Watkins replied without defending Perkins or questioning the quote, which appeared in Frank Rich's column in the Sunday New York Times. Rich cited for his source of the quote the liberal magazine The American Prospect, but ABC had no credit line for the quote as it pasted it on the screen for about seven seconds. To read the American Prospect piece by journalist Rob Garver, see: www.prospect.org 
Gibson then turned to Begala: "Alright, let me go back then to Paul Begala. Is it as benign as Reverend Watkins would indicate?" That enabled Begala to go on for almost a minute about how conservatives "have no idea, I don't think Dr. Dobson is able to actually peer into my soul and see why I oppose these ten millionaire judges. And on what religion -- the leader in the Senate for my party is Harry Reid. He's a member of the Church of Jesus Christ of Latter Day Saints, the Mormons, so I guess we can't be against Mormons. The leader of the Democrats on the Judiciary Committee is Teddy Kennedy. He's a Catholic, so I guess we can't hate the Catholics either. Joe Lieberman, Reverend Watkins mentioned, he's an Orthodox Jew, very observant, we can't hate them. Hillary Clinton is a Methodist and a Protestant -- who am I supposed to hate, Joe?"
Now that's a scoop: Paul Begala says he and other Democrats "love everybody and without conditions."
Chen began by finding a flock of seething Christian conservatives: "Thousands of Christian conservatives gathered in Kentucky, seething over what they call the 'filibuster against faith,' and spoiling for a political fight...In a broadcast called Justice Sunday aired on Christian stations across the country, the Senate's top Republican, Majority Leader Bill Frist, sent a message of support...Frist's appearance is heating up growing tensions in the tug-of-war between religion and politics. Inflamed by the role of federal judges in Terri Schiavo's final days, by the debate over abortion, by rulings on gay marriage. Conservative Christians are now determined to take a stand against what some have called a judiciary run amok and against what they see as Democratic efforts to block conservative nominees from the federal bench."
Chen ended by noting Supreme Court Justice Antonin Scalia was "dismayed by what he sees as political intrusion on the judiciary...Still, when you look at the history of federal judiciary appointments, things haven't changed all that much. Presidents Clinton and Reagan had about the same number of nominees blocked here as President Bush has in Congress, ten so far."
Over on NBC's Today, Matt Lauer began: "On Close Up this morning, God and politics on Capitol Hill. Senate Majority Leader Bill Frist took part in a conservative Christian TV broadcast last night that questioned the religious faith of some Democrats. NBC's Chip Reid has more."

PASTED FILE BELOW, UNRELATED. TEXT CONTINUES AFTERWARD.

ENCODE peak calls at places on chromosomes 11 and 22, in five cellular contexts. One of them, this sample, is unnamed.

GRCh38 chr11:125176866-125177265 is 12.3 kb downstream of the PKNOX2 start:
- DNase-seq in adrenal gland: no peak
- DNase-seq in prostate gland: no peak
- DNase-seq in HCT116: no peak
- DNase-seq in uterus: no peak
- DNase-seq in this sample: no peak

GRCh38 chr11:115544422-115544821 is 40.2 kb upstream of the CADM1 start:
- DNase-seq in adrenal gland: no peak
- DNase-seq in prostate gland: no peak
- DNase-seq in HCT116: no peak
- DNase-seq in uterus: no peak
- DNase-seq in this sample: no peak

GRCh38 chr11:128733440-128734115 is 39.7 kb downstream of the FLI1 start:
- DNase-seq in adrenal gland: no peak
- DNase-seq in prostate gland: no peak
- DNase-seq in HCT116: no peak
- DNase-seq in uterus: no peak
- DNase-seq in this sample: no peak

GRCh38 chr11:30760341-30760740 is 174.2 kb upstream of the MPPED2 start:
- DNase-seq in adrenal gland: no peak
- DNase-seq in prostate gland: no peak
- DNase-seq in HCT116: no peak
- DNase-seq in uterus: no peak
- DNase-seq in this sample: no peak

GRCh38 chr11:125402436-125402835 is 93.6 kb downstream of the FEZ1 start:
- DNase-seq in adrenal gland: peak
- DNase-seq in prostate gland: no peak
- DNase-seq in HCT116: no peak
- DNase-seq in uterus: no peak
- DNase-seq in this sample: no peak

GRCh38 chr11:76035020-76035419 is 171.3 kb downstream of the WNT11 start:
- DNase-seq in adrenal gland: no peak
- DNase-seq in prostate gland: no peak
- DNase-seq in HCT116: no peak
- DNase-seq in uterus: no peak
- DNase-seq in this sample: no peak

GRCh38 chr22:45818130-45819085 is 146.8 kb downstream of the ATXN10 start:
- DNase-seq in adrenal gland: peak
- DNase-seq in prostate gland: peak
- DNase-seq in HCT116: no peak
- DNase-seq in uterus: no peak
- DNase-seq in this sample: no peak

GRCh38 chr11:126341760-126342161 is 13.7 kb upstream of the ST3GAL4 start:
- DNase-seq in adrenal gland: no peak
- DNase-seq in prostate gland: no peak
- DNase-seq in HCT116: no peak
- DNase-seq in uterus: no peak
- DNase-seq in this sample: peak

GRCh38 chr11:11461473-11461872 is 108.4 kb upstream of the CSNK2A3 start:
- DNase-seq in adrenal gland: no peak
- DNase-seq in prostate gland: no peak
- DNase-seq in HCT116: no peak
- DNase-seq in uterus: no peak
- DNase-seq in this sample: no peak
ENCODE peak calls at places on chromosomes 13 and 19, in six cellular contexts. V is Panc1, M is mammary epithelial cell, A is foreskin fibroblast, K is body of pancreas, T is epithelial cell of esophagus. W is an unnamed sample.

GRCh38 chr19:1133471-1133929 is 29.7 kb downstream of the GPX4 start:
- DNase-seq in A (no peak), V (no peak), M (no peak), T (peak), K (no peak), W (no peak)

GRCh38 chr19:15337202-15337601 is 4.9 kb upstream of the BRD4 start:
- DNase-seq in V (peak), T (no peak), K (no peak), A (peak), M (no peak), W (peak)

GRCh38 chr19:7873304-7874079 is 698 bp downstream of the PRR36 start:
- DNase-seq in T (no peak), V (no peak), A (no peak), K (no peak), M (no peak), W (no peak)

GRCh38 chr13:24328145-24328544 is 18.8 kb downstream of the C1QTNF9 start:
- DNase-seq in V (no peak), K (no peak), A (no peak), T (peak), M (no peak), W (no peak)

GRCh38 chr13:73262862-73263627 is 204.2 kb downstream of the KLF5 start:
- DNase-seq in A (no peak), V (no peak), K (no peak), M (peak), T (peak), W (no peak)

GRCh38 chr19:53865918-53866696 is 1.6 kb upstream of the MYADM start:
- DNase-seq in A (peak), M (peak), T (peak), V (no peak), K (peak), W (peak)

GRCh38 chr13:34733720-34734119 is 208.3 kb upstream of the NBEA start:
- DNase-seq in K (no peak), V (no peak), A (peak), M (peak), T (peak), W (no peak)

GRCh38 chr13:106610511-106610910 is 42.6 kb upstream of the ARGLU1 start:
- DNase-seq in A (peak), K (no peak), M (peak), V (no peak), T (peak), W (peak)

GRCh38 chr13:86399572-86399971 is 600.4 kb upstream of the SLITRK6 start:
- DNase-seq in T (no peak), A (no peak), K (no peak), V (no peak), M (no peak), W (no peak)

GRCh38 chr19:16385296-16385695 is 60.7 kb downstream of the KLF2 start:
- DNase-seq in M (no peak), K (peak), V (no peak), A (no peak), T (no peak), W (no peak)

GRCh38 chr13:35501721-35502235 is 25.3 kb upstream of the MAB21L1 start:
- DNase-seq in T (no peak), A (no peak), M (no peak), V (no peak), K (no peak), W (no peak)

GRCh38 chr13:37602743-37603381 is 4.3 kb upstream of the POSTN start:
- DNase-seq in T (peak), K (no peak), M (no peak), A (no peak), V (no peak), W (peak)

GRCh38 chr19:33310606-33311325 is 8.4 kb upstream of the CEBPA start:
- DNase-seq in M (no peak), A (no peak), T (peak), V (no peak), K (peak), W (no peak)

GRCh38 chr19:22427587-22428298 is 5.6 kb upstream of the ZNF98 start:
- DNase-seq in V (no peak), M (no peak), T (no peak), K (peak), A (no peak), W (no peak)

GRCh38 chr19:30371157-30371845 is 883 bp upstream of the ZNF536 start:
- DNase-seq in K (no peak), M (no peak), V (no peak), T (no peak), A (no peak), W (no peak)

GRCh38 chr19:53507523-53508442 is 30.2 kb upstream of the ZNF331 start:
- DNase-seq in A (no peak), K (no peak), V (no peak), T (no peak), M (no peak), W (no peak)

Viewers might have gotten the impression from Lauer that Frist in his remarks "took part" in questioning the religious faith of Democrats, which even ABC's Douglass noted he did not. For a transcript of the Frist remarks, go to: frist.senate.gov 
Today viewers then saw a taped piece from reporter Chip Reid:
Hearing that might make you wonder whether ABC's Charles Gibson would find all this "blow up the Senate" talk from Democrats a bit "inflammatory."
"Hoots and jabs at liberal bias" read the headline over a Tuesday Washington Times "Party Lines" story on the MRC's "2005 DisHonors Awards: Roasting the Most Outrageously Biased Liberal Reporters of 2004," which was held Thursday night. Reporter Christian Toto asserted that "nailing ideologues left and far left is the Center's specialty" and, after recounting some of the wining quotes, suggested: "The MRC couldn't have written this stuff themselves."
Update: While this story was posted on Monday, contrary to what the Monday CyberAlert reported, it did not appear in the Monday newspaper. It is, however, in the Tuesday newspaper.
The online version does not include a picture which accompanies the article (of Brent Bozell, Sean Hannity and former MRC staffer Sara Harris), so to see that you'll need to pick up a hard copy of the April 26 Washington Times, where the article appears on page B-8, the back page of the Metropolitan section.
For the MRC's Web site page on the awards ceremony, with RealPlayer videos of all of the nominated quotes, and clips of the presentations and acceptances in jest, go to: www.mediaresearch.org 
-- Brent Baker